Do the iPhone Data Plans Offered by ATT Suggest a Dark Future for Indie Filmmakers?

In a provocative June 2nd, 2010 blogpost, Mark Lipsky makes a connection between the new data plans on the ATT wireless network and the looming battle over net neutrality.

The connection between what ATT is doing (charging iPhone customers who download a lot of data more) and what is about to happen to indie filmmakers (the death of our dream of reaching a worldwide audience online without having to pay vast sums to a middleman) may seem remote, but Mark Lipsky does a great job of explaining why indie filmmakers must become active in the fight for net neutrality now.

Like Mark Lipsky, I think you're making a mistake if you pay a premium based on your amount of Internet use. My position on this, like my position on net neutrality in general, may seem radical. But I'm not alone in seeing a connection between charges for bandwidth use online and a loss of fundamental freedoms. There is a growing concern among First Amendment scholars, digital media theorists and filmmakers that access to the Internet (and the ideas expressed there) is about to come under dangerous new levels of control by corporate interests. In our view, a premium for bandwidth is just the first step. We see paying more for bandwidth as part of a concerted effort by Internet providers that will eventually lead to the pipeline owners choosing the winners and losers on the Web. For the reasons I'll summarize below, I find myself aligned with those who think the Internet should be (as much as possible) accessible to all for the betterment of society.

The arguments in favor of net neutrality have their underpinning in the 18th Century. I'm certainly not the first to argue that certain resources (ideas, the air, a free press, and other things that benefit society), should not be made the exclusive property of a monied few.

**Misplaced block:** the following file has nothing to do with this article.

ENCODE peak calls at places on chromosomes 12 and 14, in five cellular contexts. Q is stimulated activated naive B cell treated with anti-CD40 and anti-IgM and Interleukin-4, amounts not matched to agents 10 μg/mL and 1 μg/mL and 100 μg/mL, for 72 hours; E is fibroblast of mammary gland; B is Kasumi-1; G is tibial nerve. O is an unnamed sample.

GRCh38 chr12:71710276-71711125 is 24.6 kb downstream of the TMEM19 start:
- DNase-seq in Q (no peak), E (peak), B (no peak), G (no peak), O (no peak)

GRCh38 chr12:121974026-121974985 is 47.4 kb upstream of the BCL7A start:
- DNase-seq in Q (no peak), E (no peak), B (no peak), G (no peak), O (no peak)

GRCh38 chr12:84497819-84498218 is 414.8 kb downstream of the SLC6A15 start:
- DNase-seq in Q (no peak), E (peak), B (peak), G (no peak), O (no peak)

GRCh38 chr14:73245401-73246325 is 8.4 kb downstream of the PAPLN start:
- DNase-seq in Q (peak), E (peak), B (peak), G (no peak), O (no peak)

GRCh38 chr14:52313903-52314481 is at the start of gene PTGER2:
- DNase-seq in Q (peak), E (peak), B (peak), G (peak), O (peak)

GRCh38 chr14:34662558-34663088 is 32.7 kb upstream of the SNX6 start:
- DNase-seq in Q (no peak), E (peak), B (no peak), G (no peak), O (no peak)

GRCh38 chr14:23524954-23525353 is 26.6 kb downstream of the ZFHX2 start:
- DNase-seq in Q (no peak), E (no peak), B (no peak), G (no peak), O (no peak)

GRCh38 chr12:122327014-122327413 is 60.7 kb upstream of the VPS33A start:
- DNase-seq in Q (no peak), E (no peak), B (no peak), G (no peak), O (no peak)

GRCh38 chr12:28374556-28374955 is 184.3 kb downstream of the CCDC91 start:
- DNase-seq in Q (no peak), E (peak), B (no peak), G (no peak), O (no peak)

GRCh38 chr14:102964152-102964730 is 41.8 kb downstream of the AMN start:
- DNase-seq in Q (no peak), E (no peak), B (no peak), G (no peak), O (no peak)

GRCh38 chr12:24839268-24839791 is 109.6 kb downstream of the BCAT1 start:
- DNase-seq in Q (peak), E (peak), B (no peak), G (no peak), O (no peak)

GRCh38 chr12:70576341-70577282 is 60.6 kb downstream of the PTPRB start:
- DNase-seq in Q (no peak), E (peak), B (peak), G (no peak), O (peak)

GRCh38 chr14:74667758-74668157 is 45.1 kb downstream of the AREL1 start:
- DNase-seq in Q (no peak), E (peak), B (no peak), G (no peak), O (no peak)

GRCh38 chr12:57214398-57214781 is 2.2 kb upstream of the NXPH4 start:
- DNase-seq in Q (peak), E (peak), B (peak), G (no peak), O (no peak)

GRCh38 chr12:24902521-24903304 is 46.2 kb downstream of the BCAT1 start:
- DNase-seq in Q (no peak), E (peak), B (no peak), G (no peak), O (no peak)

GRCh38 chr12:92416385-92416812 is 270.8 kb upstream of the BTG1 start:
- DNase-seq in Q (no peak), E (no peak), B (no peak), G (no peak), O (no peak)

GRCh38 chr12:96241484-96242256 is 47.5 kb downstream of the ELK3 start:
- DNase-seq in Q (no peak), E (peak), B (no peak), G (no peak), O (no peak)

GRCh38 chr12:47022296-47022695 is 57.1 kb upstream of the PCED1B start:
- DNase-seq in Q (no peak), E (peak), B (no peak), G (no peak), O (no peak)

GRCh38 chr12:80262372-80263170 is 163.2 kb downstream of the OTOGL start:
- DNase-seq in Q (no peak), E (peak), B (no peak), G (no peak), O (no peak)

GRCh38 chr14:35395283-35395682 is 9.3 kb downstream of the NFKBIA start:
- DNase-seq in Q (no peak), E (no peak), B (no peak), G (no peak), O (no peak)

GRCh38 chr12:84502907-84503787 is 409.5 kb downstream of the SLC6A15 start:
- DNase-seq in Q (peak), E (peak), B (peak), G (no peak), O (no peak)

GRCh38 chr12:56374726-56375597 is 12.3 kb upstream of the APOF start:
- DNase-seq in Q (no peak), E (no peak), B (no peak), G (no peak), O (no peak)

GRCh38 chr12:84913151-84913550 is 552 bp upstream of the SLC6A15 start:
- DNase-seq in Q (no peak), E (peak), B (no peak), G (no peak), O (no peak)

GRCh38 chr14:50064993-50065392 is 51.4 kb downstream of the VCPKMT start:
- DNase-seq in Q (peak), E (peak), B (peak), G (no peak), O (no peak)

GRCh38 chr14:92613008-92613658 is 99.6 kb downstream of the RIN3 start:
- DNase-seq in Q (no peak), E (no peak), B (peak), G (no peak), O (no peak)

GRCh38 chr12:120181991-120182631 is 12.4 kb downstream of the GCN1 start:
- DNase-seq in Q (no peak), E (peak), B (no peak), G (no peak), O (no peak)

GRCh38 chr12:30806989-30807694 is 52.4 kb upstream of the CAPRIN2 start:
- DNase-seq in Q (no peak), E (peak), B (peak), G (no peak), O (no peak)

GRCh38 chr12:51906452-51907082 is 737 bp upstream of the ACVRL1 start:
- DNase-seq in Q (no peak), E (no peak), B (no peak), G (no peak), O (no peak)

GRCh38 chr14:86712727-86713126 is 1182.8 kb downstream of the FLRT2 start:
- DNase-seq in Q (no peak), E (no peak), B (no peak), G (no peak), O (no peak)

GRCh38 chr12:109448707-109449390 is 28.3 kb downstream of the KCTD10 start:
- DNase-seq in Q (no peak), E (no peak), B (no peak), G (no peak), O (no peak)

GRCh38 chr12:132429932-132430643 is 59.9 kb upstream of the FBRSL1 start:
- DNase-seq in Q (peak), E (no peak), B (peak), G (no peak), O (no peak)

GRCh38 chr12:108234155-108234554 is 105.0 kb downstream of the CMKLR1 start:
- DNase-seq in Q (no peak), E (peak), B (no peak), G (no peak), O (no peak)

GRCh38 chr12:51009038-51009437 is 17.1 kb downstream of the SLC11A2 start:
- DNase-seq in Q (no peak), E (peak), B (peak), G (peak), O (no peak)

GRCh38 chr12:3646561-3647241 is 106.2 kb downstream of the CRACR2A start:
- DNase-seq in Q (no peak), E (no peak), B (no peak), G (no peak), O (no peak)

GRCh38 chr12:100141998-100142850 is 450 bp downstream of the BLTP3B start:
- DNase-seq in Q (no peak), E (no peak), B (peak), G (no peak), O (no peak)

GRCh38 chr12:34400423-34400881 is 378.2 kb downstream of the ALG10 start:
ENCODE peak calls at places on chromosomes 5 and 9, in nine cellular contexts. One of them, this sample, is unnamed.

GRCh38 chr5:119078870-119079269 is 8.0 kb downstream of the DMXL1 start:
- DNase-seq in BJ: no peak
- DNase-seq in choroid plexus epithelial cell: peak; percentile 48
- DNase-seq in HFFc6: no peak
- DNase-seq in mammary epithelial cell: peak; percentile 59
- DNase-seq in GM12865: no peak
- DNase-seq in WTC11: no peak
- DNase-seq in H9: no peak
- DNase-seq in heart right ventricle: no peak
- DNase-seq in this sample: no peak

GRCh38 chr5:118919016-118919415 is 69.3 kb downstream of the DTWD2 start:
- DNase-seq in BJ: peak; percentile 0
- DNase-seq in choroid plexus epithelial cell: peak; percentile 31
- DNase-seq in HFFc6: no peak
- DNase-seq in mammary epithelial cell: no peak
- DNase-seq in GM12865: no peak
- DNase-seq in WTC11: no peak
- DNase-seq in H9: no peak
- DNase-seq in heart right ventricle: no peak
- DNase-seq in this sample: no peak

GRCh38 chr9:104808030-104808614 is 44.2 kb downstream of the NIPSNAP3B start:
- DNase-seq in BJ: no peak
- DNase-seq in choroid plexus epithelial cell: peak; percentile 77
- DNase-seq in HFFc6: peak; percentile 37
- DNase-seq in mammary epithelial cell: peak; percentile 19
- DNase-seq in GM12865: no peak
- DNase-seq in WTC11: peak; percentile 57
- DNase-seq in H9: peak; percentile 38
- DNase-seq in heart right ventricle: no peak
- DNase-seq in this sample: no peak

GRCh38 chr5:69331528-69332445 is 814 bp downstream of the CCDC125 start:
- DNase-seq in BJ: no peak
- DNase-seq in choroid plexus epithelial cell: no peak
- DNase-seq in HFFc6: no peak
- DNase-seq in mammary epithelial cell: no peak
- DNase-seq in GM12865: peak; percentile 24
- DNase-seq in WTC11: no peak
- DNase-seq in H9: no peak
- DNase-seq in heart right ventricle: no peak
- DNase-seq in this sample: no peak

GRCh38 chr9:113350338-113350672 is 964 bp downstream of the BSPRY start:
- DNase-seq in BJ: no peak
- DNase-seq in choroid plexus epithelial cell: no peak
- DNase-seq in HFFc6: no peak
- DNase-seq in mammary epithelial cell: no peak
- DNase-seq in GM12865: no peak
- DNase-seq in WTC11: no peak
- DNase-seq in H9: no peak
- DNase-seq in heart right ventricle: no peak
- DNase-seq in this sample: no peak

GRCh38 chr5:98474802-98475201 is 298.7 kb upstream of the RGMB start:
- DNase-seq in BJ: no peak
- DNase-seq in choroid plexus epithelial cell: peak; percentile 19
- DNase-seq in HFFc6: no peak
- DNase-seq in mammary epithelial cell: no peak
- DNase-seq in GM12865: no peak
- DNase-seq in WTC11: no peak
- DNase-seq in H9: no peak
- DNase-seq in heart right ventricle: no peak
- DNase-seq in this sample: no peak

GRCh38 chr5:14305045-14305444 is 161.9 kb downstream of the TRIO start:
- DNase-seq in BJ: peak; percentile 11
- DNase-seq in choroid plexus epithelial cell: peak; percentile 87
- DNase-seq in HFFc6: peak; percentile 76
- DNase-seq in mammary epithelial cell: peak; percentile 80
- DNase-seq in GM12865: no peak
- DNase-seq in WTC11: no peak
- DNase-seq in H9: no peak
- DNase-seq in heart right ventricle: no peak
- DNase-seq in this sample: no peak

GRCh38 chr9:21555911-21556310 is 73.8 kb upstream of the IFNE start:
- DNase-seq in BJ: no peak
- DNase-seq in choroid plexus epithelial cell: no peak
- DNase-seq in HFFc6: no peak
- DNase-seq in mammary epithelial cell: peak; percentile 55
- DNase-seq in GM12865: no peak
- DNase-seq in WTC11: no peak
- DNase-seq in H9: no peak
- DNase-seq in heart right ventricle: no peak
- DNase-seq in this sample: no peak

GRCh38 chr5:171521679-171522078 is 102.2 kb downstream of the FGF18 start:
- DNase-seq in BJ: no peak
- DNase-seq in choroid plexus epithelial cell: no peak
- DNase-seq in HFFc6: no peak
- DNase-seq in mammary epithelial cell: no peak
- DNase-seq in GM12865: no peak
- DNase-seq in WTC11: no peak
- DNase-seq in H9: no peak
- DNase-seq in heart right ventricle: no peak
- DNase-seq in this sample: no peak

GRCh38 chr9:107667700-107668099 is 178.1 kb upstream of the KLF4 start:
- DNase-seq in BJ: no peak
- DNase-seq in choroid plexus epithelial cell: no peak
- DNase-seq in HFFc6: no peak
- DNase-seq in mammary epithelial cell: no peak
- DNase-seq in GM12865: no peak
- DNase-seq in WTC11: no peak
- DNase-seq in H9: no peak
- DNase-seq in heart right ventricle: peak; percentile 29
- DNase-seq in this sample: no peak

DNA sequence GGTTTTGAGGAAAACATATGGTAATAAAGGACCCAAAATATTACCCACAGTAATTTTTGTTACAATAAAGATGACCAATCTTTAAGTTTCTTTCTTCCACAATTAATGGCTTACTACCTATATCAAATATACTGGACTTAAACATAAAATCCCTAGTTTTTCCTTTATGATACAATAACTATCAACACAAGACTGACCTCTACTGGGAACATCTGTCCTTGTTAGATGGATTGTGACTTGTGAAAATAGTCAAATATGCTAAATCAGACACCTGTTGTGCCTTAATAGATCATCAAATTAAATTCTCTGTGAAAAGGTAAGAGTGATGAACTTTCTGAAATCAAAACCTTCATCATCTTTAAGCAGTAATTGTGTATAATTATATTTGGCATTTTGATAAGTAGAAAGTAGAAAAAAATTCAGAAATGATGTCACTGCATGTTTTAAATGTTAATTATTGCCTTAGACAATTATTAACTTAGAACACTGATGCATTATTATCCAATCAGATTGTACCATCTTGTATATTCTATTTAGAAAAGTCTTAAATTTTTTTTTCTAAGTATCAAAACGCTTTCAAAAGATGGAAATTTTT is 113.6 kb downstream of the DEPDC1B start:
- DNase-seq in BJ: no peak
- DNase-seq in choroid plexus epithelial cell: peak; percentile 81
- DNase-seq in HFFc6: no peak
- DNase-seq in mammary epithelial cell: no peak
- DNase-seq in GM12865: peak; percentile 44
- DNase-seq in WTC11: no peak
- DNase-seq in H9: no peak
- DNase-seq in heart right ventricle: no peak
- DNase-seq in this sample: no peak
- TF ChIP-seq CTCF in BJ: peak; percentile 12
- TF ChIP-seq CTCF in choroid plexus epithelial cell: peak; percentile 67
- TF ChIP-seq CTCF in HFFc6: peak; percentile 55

"That ideas should freely spread from one to another over the globe, for the moral and mutual instruction of man, and improvement of his condition, seems to have been peculiarly and benevolently designed by nature, when she made them, like fire, expansible over all space, without lessening their density in any point, and like the air in which we breathe, move, and have our physical being, incapable of confinement or exclusive appropriation."

Corporate interests have been granted access to the airwaves and the right-of-way on the public roads and, after building out the infrastructure, they can charge customers for access to the Internet and cable TV. Because these corporations are using our property to deliver their services and because their service is at the heart of how information is spread in our 21st Century culture (in effect the service they provide is a utility that uses public property to deliver access to the world of ideas), we necessarily have a very large say in how these services must be provided. And I am not alone in worrying that corporate plans to restrict whose ideas will be carried (or to charge providers of certain ideas a premium for access to the American public), poses a serious threat to freedom of the press and the free expression of ideas.

But what about about the capital they've invested and the limited bandwidth?

You may feel that it's fair if you pay more when use a service more. But this is not how newspapers or television operates. I don't pay more for reading the whole paper, or more for HBO each month depending on how many films or what films I watch. If you think about it, there are strong First Amendment and public policy reasons for not letting the system deter creators or heavy users of ideas: Once they have paid for the service, how they use it (and how much they use it) is their business.

And the economic arguments in favor of charging more for "bandwidth use" are disingenuous. Internet providers are hugely profitable and, by their own account, their profits are not being affected by heavy use of broadband. In fact, Internet providers promised huge amounts of bandwidth when they received permission to dig up our streets. They have not delivered. Now they want to charge customers based on usage, not because they need to, but because they can.

I believe Thomas Jefferson (author of the quote above) would argue that Time Warner, ATT and Comcast can charge a fee for access (like charging a customer for buying a copy of the newspaper of his day), but charging more of the people who watch more content online (like an extra fee for reading the editorial page of a newspaper) would be an unacceptable and unjustifiable restraint on the free flow of ideas. And restricting access to the Internet (the main medium of expression of our day) based on content is profoundly un-American.

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